Indian citizen serving prison sentence in Scotland fails in challenge of parole decision

An Indian citizen serving a long-term prison sentence for an offence under the Sexual Offences (Scotland) Act 2009 has been unsuccessful in his challenge of a decision of the Scottish Ministers not to release him on licence.

Harpreet Singh, who had a live Deportation Order made against him, was sentenced to seven years and six months in prison for an offence committed against a vulnerable young person in August 2016. He argued that the respondents had erred in considering the risk he posed both in the UK and India when considering whether he should be released.

The petition was considered by Lady Carmichael in the Outer House of the Court of Session. The petitioner was represented by Leighton, advocate, and the respondents by Byrne, advocate.

Nationalist or globalist view

The respondents made the decision not to release the petitioner on 17 September 2020. Under section 9 of the Prisoners and Criminal Proceedings (Scotland) Act 1993, as it applied at the time the respondents made their decision, a long-term prisoner could be released on licence by the Scottish Ministers after serving half of their sentence.

These provisions were amended with effect from 20 October 2020, with the effect that decisions taken after that date required a recommendation from the Parole Board for Scotland in order for the respondents to make that decision. In August 2020, the Parole Board had declined to recommend the petitioner’s release as it was not satisfied that the risk he posed could be managed in the community, rejecting his submissions to the effect that they should only consider the risk he posed in the UK.

The petitioner’s solicitor submitted representations to the respondents to the effect that they should take a nationalist view rather than a globalist view when considering the risks he posed to the community. He had previously indicated that he would voluntarily leave the UK if released, and there was no benefit to keeping him in custody in the UK when he should in fact be deported.

It was also noted by the petitioner’s solicitor that the equivalent provisions in English law allowed for prisoners to be deported directly from prison when they first became eligible for release. Counsel submitted to the Outer House that the respondents had acted unlawfully in failing to exercise their discretion to release the petitioner, having regard to the power the Scottish Ministers had at the time to act independently of the Parole Board’s recommendation and the policy of the UK Government in this matter.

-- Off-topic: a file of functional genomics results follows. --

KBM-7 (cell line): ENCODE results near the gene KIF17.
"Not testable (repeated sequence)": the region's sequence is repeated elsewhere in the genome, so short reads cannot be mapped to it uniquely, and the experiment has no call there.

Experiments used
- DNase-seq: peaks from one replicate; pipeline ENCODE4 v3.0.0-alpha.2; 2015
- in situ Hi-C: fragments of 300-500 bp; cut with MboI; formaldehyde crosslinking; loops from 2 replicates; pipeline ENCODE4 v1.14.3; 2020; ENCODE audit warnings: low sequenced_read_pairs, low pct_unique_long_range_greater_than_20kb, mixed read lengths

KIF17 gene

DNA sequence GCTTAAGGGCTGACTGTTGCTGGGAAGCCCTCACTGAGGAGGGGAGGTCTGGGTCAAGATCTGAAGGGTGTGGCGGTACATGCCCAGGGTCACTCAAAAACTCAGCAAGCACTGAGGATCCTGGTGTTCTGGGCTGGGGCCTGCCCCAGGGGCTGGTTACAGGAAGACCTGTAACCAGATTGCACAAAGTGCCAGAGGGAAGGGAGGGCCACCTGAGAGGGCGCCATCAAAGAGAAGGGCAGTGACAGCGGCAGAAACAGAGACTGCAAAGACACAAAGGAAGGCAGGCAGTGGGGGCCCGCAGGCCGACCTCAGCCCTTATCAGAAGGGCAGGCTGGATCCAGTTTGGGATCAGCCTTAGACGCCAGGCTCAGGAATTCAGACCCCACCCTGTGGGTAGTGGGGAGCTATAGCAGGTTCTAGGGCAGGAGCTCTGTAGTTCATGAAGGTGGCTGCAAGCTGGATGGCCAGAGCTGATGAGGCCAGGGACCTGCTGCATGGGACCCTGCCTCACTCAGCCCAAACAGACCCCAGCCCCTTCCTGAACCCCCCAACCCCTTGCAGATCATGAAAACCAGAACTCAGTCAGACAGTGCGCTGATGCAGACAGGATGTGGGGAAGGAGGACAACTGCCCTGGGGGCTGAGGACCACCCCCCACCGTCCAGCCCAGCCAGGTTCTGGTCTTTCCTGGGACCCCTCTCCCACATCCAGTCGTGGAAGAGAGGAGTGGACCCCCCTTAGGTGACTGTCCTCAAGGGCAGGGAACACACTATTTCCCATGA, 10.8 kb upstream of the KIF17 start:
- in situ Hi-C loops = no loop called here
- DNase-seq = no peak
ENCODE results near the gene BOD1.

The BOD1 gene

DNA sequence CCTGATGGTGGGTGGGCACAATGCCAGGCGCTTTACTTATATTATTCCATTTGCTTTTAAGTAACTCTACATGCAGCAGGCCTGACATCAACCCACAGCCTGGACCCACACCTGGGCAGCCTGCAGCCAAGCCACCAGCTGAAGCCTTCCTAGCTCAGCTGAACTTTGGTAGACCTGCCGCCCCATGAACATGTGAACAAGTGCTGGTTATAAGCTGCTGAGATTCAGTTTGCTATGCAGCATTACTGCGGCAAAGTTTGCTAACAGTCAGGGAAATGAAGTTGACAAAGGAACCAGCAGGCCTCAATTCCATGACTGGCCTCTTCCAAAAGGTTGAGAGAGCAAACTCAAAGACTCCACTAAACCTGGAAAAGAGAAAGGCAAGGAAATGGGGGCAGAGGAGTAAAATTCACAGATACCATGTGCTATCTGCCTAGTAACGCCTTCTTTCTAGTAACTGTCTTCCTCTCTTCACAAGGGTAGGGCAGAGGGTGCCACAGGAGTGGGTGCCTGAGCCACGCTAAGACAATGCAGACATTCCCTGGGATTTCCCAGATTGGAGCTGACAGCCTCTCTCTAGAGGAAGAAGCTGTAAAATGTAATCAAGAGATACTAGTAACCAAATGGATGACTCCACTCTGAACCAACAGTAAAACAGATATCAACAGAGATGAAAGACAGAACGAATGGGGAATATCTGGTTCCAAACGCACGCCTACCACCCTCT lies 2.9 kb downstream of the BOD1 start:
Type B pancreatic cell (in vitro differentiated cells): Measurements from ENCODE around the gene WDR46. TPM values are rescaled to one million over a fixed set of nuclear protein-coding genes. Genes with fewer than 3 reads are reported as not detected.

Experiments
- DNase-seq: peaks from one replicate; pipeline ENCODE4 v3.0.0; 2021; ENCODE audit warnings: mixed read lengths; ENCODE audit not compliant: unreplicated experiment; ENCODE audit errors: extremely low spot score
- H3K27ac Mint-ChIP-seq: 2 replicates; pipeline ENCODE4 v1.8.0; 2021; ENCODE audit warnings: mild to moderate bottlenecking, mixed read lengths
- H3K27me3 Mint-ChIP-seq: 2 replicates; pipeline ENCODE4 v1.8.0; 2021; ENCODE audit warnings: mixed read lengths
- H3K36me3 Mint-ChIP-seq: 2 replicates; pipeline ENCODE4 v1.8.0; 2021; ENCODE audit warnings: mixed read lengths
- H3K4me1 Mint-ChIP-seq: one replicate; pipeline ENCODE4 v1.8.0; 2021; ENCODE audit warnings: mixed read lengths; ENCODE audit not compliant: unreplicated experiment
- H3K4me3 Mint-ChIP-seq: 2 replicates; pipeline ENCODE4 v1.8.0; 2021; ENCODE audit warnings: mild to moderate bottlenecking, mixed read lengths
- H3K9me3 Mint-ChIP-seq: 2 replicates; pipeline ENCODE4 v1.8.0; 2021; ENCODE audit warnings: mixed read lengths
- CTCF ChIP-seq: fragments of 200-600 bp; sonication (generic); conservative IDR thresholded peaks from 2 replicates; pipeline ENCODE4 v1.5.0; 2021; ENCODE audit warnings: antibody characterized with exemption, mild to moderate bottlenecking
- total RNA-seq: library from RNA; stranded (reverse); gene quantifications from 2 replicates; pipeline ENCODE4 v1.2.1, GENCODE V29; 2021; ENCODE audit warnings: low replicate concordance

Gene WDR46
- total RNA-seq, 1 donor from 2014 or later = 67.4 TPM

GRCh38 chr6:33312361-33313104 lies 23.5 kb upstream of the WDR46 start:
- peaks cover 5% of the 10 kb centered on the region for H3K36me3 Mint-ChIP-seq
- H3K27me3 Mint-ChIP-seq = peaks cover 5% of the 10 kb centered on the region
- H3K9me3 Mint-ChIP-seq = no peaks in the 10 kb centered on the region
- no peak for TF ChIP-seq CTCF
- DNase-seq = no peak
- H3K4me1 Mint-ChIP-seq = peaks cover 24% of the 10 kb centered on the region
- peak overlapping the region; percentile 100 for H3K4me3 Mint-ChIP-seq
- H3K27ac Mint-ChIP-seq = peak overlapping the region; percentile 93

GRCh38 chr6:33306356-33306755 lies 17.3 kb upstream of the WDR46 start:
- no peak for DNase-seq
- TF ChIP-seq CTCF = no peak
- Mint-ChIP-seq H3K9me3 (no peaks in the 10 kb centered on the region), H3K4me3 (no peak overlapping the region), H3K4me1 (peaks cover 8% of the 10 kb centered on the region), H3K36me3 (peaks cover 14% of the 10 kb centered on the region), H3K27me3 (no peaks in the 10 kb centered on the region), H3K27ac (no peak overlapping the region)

Discretion not fettered

In her opinion, Lady Carmichael said of the pre-amendment construction of the 1993 Act: “The respondents were entitled to take into account considerations other than those that the Board took into account. Contrary to the petitioner’s submission, it does not follow that the respondents were obliged to do so. There is nothing in the language of the provision to suggest that they were. The discretion is not fettered or qualified by the words of the subsection.”

Addressing whether the Scottish Government was able to deviate from the UK Government approach in this matter, she said: “The power to release prisoners is vested in the respondents. The respondents have not made any statement of policy about early release of prisoners for the purposes of deportation, or about the desirability of achieving the early deportation of foreign national prisoners.”

On whether the reasons given by the respondents were adequate, Lady Carmichael explained: “The respondents’ decision letter stated that they were not releasing him because his risk was not considered to be manageable in the community. It is therefore clear to the informed reader why the respondents declined to release the petitioner, and the matters that they took into account in reaching their decision.”

She continued: “There is no obligation on the respondents to adopt a system for the early release of foreign national prisoners. They are entitled to choose not to have a system of the sort for which provision is made in the Criminal Justice Act 2003. There is nothing obviously irrational in choosing to determine release on the basis of whether the risk posed by an offender is manageable in the community, or by considering that risk in relation to any community in which the offender comes to live at the point of his release.”

Lady Carmichael concluded, in light of a letter from the Home Office stating there was no timescale regarding the petitioner’s removal from the UK: “Had the respondents been minded to disregard the risk that the petitioner posed elsewhere than in the UK, they would not in any event have been certain on the basis of this information that he would never be at liberty in the UK while on licence.”

For these reasons, the petition was refused.

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